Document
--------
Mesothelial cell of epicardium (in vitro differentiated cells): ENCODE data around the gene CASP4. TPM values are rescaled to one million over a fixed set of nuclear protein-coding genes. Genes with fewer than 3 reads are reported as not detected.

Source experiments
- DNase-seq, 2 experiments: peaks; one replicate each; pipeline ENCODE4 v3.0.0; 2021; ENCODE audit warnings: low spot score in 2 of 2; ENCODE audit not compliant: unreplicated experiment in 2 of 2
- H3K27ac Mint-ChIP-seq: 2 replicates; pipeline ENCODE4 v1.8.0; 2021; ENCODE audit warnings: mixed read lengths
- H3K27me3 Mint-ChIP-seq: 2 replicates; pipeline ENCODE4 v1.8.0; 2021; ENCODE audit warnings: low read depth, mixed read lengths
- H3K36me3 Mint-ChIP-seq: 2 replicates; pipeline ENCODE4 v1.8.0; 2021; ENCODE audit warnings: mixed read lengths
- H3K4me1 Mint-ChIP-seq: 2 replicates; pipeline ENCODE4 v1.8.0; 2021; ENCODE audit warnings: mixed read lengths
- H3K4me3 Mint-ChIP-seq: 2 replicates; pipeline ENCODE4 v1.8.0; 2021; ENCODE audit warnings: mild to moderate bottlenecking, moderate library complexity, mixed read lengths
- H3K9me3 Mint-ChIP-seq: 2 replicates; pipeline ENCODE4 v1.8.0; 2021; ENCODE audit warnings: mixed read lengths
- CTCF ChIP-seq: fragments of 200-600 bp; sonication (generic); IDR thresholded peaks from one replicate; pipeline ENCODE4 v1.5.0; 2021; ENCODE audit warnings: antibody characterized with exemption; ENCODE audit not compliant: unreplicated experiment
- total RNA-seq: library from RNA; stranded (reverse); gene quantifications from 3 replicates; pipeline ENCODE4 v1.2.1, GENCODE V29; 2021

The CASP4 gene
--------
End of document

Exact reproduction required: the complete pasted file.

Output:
Mesothelial cell of epicardium (in vitro differentiated cells): ENCODE data around the gene CASP4. TPM values are rescaled to one million over a fixed set of nuclear protein-coding genes. Genes with fewer than 3 reads are reported as not detected.

Source experiments
- DNase-seq, 2 experiments: peaks; one replicate each; pipeline ENCODE4 v3.0.0; 2021; ENCODE audit warnings: low spot score in 2 of 2; ENCODE audit not compliant: unreplicated experiment in 2 of 2
- H3K27ac Mint-ChIP-seq: 2 replicates; pipeline ENCODE4 v1.8.0; 2021; ENCODE audit warnings: mixed read lengths
- H3K27me3 Mint-ChIP-seq: 2 replicates; pipeline ENCODE4 v1.8.0; 2021; ENCODE audit warnings: low read depth, mixed read lengths
- H3K36me3 Mint-ChIP-seq: 2 replicates; pipeline ENCODE4 v1.8.0; 2021; ENCODE audit warnings: mixed read lengths
- H3K4me1 Mint-ChIP-seq: 2 replicates; pipeline ENCODE4 v1.8.0; 2021; ENCODE audit warnings: mixed read lengths
- H3K4me3 Mint-ChIP-seq: 2 replicates; pipeline ENCODE4 v1.8.0; 2021; ENCODE audit warnings: mild to moderate bottlenecking, moderate library complexity, mixed read lengths
- H3K9me3 Mint-ChIP-seq: 2 replicates; pipeline ENCODE4 v1.8.0; 2021; ENCODE audit warnings: mixed read lengths
- CTCF ChIP-seq: fragments of 200-600 bp; sonication (generic); IDR thresholded peaks from one replicate; pipeline ENCODE4 v1.5.0; 2021; ENCODE audit warnings: antibody characterized with exemption; ENCODE audit not compliant: unreplicated experiment
- total RNA-seq: library from RNA; stranded (reverse); gene quantifications from 3 replicates; pipeline ENCODE4 v1.2.1, GENCODE V29; 2021

The CASP4 gene